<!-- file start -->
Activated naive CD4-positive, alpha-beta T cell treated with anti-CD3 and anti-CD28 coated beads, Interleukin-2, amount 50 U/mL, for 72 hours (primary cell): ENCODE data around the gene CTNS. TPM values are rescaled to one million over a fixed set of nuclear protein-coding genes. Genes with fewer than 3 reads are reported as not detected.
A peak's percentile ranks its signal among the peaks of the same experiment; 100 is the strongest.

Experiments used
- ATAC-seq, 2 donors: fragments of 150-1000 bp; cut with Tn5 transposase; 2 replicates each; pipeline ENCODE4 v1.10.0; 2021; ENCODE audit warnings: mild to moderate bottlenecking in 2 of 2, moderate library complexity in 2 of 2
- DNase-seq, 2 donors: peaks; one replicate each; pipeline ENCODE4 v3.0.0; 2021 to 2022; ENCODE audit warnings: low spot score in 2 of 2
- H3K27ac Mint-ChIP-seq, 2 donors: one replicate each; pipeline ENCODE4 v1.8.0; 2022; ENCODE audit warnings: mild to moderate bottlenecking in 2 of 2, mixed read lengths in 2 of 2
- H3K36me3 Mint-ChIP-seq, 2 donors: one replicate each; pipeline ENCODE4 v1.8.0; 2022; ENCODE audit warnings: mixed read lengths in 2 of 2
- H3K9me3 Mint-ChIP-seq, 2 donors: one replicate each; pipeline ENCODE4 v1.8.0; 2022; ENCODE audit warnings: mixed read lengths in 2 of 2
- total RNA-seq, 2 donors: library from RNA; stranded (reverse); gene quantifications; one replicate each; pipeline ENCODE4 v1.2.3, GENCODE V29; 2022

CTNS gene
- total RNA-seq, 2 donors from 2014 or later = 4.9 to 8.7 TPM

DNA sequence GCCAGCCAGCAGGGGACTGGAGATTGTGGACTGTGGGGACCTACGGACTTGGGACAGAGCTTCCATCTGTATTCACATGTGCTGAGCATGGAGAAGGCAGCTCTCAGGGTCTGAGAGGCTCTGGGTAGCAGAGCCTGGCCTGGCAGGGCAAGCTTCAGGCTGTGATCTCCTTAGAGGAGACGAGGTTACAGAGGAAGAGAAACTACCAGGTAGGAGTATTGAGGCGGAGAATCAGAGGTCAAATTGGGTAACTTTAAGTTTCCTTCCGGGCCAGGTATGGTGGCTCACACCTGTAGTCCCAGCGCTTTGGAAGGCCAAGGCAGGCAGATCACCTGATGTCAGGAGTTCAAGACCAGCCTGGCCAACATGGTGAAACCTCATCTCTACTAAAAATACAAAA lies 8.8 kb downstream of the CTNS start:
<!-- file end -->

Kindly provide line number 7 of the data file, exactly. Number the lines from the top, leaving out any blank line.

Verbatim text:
- H3K36me3 Mint-ChIP-seq, 2 donors: one replicate each; pipeline ENCODE4 v1.8.0; 2022; ENCODE audit warnings: mixed read lengths in 2 of 2